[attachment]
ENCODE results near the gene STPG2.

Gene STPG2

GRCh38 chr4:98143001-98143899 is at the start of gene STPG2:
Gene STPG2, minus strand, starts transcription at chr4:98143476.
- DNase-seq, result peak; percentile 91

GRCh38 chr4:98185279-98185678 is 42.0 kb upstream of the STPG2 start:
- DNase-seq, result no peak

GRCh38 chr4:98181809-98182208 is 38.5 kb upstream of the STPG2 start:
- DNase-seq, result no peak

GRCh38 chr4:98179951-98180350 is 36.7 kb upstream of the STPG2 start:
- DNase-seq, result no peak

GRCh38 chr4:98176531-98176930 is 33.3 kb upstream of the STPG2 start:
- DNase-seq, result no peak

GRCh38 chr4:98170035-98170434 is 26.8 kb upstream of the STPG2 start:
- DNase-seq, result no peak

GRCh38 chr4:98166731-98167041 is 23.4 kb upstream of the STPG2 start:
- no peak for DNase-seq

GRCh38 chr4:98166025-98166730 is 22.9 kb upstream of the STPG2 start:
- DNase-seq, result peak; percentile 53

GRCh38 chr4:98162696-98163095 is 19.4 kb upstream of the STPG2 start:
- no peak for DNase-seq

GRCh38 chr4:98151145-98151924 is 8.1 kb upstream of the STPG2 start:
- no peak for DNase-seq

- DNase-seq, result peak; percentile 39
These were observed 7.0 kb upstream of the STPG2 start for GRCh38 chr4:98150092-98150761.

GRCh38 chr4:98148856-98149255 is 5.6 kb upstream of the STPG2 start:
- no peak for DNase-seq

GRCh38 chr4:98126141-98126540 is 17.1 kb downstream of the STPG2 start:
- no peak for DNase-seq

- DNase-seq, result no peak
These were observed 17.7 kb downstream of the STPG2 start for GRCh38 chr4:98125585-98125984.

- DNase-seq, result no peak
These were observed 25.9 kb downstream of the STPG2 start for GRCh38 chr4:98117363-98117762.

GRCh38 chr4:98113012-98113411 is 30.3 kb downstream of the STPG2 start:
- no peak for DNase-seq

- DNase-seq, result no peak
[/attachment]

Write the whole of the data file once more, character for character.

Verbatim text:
ENCODE results near the gene STPG2.

Gene STPG2

GRCh38 chr4:98143001-98143899 is at the start of gene STPG2:
Gene STPG2, minus strand, starts transcription at chr4:98143476.
- DNase-seq, result peak; percentile 91

GRCh38 chr4:98185279-98185678 is 42.0 kb upstream of the STPG2 start:
- DNase-seq, result no peak

GRCh38 chr4:98181809-98182208 is 38.5 kb upstream of the STPG2 start:
- DNase-seq, result no peak

GRCh38 chr4:98179951-98180350 is 36.7 kb upstream of the STPG2 start:
- DNase-seq, result no peak

GRCh38 chr4:98176531-98176930 is 33.3 kb upstream of the STPG2 start:
- DNase-seq, result no peak

GRCh38 chr4:98170035-98170434 is 26.8 kb upstream of the STPG2 start:
- DNase-seq, result no peak

GRCh38 chr4:98166731-98167041 is 23.4 kb upstream of the STPG2 start:
- no peak for DNase-seq

GRCh38 chr4:98166025-98166730 is 22.9 kb upstream of the STPG2 start:
- DNase-seq, result peak; percentile 53

GRCh38 chr4:98162696-98163095 is 19.4 kb upstream of the STPG2 start:
- no peak for DNase-seq

GRCh38 chr4:98151145-98151924 is 8.1 kb upstream of the STPG2 start:
- no peak for DNase-seq

- DNase-seq, result peak; percentile 39
These were observed 7.0 kb upstream of the STPG2 start for GRCh38 chr4:98150092-98150761.

GRCh38 chr4:98148856-98149255 is 5.6 kb upstream of the STPG2 start:
- no peak for DNase-seq

GRCh38 chr4:98126141-98126540 is 17.1 kb downstream of the STPG2 start:
- no peak for DNase-seq

- DNase-seq, result no peak
These were observed 17.7 kb downstream of the STPG2 start for GRCh38 chr4:98125585-98125984.

- DNase-seq, result no peak
These were observed 25.9 kb downstream of the STPG2 start for GRCh38 chr4:98117363-98117762.

GRCh38 chr4:98113012-98113411 is 30.3 kb downstream of the STPG2 start:
- no peak for DNase-seq

- DNase-seq, result no peak